PITTSBURGH, PA

It can change your life

Friday, February 24, 2017 - Updated: 7:00 am

On the weekend just before Ash Wednesday, this special issue of the Pittsburgh Catholic is being mailed directly to you. This is a gift from your neighborhood parish.

If you aren’t familiar with the Pittsburgh Catholic, let me take a moment to introduce you to our diocesan newspaper. It’s the widest circulated weekly Catholic newspaper in the United States. It’s the largest of any weekly in western Pennsylvania. Founded in 1844, one year after the Diocese of Pittsburgh was established, the Pittsburgh Catholic is also one of the oldest Catholic newspapers in the United States.

It’s not just big and old. It is also good reading. Stories about the Catholic Church in your neighborhood, your county, Pennsylvania, our country and our world. The Pittsburgh Catholic focuses on seeing the news through the eyes of faith. You’ll also hear from me regularly, either through this column or through local diocesan news. Much of our international coverage is on the actions and teachings of Pope Francis.

The Pittsburgh Catholic is provided weekly through your nearby parish. Or see the advertisement in this week’s issue to have our newspaper mailed to your home every week. I promise you a solid, informative read.

A beautiful sight

This “read” to your home was set to coincide with Ash Wednesday, coming up a little late this year on March 1.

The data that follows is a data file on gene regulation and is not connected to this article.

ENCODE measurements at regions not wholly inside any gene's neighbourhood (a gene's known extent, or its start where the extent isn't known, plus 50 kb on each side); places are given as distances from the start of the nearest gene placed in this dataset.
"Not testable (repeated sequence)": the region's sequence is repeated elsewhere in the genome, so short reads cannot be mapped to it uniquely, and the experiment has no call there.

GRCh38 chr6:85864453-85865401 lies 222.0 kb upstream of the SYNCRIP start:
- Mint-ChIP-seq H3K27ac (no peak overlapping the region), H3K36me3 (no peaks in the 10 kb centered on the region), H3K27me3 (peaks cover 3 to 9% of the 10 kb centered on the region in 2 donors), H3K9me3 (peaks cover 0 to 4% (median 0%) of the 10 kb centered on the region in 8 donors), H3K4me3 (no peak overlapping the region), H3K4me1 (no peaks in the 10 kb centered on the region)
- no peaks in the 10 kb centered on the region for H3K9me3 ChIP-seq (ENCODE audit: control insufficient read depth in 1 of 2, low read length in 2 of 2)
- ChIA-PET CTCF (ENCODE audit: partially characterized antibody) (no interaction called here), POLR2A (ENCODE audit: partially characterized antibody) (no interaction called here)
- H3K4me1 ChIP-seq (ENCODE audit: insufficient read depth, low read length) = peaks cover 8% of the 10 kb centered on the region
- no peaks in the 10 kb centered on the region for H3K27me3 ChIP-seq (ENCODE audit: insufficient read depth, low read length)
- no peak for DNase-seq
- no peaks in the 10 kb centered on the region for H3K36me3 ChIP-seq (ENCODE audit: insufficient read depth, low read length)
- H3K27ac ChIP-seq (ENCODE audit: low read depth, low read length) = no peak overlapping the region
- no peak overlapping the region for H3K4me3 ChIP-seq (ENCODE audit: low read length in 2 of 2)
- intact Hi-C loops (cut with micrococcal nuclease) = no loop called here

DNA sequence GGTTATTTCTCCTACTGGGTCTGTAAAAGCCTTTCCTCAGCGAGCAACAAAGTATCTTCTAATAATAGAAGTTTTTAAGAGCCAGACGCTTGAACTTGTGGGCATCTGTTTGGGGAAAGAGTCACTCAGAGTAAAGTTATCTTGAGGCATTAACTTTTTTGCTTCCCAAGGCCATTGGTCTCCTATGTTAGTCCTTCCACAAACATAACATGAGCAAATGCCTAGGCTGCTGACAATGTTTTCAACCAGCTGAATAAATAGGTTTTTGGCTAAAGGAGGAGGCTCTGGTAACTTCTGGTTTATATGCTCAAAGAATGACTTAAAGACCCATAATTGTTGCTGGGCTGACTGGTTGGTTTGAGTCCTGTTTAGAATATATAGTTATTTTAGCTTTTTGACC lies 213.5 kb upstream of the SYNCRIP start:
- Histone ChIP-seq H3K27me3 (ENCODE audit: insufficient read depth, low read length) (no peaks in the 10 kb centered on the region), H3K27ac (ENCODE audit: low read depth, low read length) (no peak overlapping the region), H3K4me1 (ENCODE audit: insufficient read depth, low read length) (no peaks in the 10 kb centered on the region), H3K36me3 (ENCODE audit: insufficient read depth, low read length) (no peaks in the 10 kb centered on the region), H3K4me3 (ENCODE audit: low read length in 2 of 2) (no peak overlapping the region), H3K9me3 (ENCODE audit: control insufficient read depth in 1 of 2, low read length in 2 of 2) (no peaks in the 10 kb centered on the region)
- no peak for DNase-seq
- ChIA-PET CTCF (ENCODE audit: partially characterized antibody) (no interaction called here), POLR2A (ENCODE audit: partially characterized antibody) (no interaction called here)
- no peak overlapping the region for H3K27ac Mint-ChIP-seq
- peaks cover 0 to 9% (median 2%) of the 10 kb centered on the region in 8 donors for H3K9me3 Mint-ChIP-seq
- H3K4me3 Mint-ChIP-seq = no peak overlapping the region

Now, before I go further, let me answer a question I am asked each and every year to show you what you can learn by reading the Pittsburgh Catholic: How is the date of Ash Wednesday picked each year?

Ash Wednesday is determined by the date of Easter Sunday, a moveable feast that was set back in 325 A.D. by the early church Council of Nicaea. The Church Fathers determined that Easter in the Roman Catholic Church would always be celebrated on the first Sunday after the first full moon that falls on or after March 21, the spring equinox. That means Easter can occur as early as March 22 and as late as April 25. Ash Wednesday is always 46 days prior to Easter — 40 days of the traditional penitential period, plus the six non-penitential Sundays of Lent. So this year, Ash Wednesday is March 1, and 46 days later you have April 16 for Easter.

I have to admit that Ash Wednesday is one of my favorite dates on the liturgical calendar. As bishop, I celebrate four Masses that day: in the early morning with our seminarians at St. Paul Seminary; at noon at St. Mary of Mercy Parish; at 6 p.m. at our St. Paul Cathedral; and late in the evening with the students at Duquesne University. An important part of those Masses is the “signing” of the foreheads of the folks gathered with the sign of the cross.

Wherever you are on Ash Wednesday, you’ll see all the usual busy people rushing around, but so many with crosses on their foreheads. It’s a beautiful sight. It’s a moment of pride in the faith. It’s a reminder of the beginning of Lent.

You can be anywhere in southwestern Pennsylvania on Ash Wednesday and witness this sign of faith. In all of our 188 parishes, in all of our six counties — Allegheny, Beaver, Butler, Greene, Lawrence and Washington — in each of our four vicariates, you will see the same thing, people marked with the cross, the sign of our faith. Ashes will be distributed in every one of our parishes. You can check with your nearest parish to find out when.

Greater space for God